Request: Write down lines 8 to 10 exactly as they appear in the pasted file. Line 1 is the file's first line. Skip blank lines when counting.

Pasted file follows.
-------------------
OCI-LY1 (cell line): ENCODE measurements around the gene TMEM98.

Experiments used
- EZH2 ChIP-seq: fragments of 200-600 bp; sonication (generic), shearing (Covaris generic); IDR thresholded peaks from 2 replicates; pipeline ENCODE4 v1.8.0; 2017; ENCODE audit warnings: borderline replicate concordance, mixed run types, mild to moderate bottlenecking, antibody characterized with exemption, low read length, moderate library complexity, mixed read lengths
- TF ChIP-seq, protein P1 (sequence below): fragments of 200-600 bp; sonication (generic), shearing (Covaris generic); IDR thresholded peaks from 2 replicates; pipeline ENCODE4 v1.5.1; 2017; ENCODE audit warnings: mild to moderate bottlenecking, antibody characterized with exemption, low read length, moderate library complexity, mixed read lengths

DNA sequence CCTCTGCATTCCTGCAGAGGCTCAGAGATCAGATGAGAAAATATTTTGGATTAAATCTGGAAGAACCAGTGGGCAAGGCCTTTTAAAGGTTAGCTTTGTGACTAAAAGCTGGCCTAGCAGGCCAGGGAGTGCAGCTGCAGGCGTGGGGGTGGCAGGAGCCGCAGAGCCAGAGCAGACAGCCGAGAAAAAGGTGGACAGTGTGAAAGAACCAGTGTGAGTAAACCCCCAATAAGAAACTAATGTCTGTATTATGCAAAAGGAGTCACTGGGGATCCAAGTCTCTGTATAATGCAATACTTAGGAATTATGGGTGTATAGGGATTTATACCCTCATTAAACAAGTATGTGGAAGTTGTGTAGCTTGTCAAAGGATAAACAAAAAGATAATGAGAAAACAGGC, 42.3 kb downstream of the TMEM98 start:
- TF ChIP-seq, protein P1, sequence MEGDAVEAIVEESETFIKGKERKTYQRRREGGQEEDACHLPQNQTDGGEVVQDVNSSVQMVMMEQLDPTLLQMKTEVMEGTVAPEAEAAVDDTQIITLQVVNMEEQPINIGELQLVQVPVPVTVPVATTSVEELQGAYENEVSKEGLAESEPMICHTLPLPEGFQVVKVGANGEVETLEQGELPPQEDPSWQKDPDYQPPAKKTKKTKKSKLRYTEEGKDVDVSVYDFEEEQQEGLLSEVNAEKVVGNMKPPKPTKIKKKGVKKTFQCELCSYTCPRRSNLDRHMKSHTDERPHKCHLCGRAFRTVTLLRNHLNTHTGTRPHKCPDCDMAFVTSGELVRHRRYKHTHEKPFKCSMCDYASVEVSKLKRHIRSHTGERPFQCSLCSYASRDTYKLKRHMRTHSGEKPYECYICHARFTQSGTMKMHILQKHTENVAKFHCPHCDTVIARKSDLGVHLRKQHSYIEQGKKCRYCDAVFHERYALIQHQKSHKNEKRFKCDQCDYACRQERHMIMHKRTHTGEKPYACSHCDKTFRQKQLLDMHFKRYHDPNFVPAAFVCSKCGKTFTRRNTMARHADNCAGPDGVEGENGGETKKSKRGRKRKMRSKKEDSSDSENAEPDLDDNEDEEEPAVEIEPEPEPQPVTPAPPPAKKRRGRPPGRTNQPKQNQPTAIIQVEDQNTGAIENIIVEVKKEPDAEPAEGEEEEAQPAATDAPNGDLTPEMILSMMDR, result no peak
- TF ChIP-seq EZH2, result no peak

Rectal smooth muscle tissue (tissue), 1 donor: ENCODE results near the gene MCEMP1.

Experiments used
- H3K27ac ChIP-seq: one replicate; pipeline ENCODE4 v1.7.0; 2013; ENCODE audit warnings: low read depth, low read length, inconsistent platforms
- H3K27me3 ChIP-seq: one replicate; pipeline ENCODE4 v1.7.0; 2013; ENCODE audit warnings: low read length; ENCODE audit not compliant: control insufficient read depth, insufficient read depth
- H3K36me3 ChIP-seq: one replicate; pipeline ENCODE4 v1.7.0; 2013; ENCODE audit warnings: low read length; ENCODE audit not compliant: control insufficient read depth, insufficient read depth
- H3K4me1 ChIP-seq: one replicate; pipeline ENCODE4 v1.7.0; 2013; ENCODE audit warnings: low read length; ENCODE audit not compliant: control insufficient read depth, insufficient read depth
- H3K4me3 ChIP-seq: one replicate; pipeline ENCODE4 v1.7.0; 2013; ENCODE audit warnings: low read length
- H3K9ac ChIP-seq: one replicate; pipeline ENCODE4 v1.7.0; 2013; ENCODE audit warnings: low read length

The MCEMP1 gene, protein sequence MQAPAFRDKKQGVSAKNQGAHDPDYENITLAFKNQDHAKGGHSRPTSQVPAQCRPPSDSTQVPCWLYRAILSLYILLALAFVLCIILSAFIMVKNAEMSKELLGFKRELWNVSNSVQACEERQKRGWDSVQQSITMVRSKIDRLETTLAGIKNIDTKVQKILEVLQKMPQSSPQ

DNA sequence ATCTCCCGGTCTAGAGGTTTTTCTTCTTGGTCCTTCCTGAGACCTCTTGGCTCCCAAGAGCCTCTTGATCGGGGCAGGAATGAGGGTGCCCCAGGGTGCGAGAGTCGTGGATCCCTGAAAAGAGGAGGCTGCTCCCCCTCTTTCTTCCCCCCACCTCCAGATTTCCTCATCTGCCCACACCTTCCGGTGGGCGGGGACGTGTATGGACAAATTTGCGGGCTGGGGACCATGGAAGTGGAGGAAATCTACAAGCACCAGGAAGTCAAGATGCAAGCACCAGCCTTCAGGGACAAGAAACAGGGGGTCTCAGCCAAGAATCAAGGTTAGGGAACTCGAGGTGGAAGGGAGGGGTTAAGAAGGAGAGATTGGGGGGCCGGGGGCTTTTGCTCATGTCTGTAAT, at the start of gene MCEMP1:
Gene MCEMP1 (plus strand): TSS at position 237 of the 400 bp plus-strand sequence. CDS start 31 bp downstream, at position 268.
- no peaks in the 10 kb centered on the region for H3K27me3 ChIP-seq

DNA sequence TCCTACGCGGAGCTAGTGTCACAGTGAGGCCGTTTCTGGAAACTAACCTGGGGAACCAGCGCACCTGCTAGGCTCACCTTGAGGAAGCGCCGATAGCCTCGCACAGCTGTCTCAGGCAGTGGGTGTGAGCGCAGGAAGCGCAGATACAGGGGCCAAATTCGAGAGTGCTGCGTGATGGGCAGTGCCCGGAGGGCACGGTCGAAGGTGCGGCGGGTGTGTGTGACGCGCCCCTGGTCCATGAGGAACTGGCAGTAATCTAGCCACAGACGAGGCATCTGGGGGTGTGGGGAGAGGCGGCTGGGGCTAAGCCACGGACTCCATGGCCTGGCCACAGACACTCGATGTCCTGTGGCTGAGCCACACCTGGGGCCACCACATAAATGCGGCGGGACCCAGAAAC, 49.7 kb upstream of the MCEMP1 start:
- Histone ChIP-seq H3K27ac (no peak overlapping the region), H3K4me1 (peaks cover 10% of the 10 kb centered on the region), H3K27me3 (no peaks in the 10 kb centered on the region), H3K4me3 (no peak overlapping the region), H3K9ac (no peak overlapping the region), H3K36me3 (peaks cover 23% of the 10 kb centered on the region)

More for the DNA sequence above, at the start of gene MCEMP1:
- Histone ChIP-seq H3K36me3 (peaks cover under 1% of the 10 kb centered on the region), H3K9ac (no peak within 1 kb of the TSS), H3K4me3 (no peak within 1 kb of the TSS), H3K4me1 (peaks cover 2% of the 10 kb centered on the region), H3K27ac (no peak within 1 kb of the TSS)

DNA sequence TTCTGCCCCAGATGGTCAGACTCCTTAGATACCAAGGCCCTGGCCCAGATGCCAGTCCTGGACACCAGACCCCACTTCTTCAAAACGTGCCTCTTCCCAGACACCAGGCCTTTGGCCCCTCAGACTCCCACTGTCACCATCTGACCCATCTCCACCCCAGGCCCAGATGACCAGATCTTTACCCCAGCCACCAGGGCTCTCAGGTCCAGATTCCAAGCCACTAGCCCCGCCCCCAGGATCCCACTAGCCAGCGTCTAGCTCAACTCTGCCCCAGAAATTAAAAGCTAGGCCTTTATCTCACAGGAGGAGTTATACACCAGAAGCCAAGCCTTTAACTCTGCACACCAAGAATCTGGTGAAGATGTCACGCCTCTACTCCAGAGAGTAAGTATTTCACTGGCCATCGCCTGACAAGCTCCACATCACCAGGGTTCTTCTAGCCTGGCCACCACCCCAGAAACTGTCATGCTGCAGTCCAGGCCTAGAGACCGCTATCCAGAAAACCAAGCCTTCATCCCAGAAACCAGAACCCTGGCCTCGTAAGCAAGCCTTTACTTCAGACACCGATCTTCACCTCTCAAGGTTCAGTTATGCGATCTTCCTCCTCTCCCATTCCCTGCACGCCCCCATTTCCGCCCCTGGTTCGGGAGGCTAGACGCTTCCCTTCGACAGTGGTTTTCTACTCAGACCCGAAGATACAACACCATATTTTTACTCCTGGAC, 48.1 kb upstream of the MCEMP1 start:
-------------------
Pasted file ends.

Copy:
Rectal smooth muscle tissue (tissue), 1 donor: ENCODE results near the gene MCEMP1.

Experiments used
- H3K27ac ChIP-seq: one replicate; pipeline ENCODE4 v1.7.0; 2013; ENCODE audit warnings: low read depth, low read length, inconsistent platforms